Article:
The COVID-19 pandemic will produce lasting shifts to global growth, pushing China even more to the forefront.
The proportion of worldwide growth coming from China is expected to increase from 26.8 per cent in 2021 to 27.7 per cent in 2025, according to Bloomberg calculations using International Monetary Fund data.
That’s more than 15 and 17 percentage points, respectively, higher than the U.S share of expected global output. India, Germany and Indonesia round out the top five largest growth engines, next year.
The fund now forecasts world gross domestic product to shrink 4.4 per cent this year, an improvement from the 4.9 per cent drop seen in June, according to the latest World Economic Outlook released this week. Next year, the IMF sees growth of 5.2 per cent.
The IMF estimates China will grow by 8.2 per cent next year, down a full percentage point from the IMF’s April estimate but strong enough to account for more than one-quarter of global growth. The U.S. is expected to rally to a 3.1 per cent increase which will account for 11.6 per cent of global growth in 2021 in purchasing power parity terms.
By 2025, the cumulative loss in output relative to the pre-pandemic projected path is projected to grow to US$28 trillion.
“While the global economy is coming back, the ascent will likely be long, uneven, and uncertain,” Gita Gopinath, IMF’s director of research, wrote in the report.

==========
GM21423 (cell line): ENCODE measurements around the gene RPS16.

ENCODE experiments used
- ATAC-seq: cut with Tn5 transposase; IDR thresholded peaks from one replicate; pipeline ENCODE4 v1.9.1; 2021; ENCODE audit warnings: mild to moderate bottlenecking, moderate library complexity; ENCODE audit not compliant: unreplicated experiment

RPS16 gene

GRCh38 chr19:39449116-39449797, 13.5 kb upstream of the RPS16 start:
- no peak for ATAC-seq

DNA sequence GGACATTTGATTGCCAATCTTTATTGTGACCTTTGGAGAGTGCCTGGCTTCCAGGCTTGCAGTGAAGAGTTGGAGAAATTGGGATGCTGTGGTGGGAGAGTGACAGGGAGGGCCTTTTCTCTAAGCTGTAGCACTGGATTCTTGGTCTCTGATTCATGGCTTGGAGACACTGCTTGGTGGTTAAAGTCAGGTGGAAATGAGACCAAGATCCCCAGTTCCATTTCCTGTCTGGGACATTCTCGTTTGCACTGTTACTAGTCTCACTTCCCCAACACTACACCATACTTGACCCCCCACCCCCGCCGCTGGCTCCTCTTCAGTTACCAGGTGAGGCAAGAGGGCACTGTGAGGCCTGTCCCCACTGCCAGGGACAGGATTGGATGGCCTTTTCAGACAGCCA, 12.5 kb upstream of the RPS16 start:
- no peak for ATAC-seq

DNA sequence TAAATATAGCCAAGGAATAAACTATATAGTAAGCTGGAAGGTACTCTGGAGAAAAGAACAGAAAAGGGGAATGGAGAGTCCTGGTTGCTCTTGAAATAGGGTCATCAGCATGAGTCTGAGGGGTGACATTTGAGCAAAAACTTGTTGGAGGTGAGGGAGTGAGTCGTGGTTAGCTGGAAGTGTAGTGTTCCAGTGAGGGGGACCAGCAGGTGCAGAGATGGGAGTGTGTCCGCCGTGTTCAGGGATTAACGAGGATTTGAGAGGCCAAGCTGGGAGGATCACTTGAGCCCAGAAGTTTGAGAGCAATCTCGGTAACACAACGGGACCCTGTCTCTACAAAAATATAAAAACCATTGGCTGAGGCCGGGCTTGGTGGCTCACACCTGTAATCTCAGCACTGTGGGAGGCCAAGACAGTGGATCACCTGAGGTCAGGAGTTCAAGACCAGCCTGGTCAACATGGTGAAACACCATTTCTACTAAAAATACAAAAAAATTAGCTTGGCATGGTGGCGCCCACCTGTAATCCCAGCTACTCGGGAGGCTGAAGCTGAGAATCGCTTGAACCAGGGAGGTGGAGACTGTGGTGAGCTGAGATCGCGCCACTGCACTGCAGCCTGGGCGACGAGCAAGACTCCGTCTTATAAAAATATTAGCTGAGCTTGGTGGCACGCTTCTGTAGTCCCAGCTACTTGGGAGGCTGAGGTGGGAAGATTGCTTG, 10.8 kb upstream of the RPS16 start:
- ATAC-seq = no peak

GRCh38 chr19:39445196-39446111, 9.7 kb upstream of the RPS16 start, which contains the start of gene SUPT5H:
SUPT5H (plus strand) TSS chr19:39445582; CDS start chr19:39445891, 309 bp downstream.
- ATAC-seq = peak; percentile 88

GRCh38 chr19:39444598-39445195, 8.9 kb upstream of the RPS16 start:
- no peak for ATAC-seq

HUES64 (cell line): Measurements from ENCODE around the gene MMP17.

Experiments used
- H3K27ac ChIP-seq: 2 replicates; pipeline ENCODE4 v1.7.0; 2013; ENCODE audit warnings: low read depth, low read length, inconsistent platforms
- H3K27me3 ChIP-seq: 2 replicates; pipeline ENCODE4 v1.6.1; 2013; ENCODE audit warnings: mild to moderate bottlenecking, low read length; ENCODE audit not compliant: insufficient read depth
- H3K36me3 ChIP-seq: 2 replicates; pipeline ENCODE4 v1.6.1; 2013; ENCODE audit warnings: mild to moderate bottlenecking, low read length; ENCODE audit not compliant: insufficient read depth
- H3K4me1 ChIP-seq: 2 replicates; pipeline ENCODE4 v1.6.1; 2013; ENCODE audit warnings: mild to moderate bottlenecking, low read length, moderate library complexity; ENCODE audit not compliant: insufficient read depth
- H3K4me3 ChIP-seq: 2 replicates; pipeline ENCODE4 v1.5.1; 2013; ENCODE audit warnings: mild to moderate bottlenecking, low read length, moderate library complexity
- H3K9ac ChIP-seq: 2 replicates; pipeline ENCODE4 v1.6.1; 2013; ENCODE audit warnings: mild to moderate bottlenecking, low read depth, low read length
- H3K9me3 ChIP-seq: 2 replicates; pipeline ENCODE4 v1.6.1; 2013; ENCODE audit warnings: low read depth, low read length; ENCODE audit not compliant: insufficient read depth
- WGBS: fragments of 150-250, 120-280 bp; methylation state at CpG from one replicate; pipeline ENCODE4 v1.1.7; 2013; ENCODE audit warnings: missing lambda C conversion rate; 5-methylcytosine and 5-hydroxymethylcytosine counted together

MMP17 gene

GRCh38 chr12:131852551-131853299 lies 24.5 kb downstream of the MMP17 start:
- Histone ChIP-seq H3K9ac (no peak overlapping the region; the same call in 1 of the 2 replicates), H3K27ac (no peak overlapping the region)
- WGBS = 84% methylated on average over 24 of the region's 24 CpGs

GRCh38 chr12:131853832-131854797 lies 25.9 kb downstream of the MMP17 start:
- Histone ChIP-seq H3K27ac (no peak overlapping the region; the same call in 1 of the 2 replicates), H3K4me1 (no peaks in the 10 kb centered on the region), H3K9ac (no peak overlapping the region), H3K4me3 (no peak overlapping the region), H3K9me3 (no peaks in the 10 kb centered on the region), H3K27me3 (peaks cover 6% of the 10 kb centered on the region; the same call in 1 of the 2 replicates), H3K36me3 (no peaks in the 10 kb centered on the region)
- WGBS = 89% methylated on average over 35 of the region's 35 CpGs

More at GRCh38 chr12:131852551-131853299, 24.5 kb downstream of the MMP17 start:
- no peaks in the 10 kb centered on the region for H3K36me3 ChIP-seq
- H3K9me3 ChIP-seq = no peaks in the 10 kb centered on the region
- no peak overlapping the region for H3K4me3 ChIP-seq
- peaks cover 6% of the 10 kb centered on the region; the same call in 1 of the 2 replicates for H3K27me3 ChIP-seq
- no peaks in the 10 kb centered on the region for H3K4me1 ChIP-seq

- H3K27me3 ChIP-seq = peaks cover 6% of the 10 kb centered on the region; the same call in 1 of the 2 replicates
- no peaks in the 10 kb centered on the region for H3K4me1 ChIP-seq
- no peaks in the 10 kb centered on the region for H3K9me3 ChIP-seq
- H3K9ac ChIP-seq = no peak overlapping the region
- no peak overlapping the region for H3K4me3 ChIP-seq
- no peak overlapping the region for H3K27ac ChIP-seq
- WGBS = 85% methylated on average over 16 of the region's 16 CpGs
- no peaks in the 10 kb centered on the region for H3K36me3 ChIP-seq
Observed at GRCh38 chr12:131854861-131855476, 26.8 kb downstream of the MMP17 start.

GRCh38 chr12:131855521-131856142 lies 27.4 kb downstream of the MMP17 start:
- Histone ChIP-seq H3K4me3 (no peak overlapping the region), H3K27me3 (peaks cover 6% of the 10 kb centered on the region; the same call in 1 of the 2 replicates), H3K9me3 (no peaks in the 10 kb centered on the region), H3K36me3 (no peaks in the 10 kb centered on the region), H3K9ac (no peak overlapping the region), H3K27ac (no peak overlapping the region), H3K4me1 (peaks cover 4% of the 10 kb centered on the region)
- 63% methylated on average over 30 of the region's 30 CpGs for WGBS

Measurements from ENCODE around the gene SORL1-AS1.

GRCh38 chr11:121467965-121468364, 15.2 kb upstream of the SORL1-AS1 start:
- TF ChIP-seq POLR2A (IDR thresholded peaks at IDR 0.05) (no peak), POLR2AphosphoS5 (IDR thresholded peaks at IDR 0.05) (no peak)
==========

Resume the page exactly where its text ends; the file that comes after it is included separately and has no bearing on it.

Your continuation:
The five nations with the highest COVID-19 death counts -- U.S., Brazil, India, Mexico and U.K. -- are forecast to suffer a total GDP decline of nearly US$1.8 trillion in nominal terms and US$2.1 trillion after having been adjusted for differences in purchasing power.
Extreme poverty is set to rise for the first time in more than two decades, and persistent output losses imply a major setback to living standards versus the pre-pandemic days, the IMF said.
“The poor are getting poorer with close to 90 million people expected to fall into extreme deprivation this year,” said Gopinath.
In January, before the coronavirus began spreading widely, the IMF estimated 3.3 per cent global growth this year and 3.4 per cent in 2021.
Russia, the ninth largest contributor of total growth in 2021, is poised to move up to fifth in five years as Germany’s economic growth slows.
After the rebound in 2021, global growth is expected to gradually slow to about 3.5 per cent in the medium term, according to the report.
Except for China, where output is expected to exceed 2019 levels this year, output in both advanced economies and emerging market and developing economies is projected to remain below 2019 levels even next year.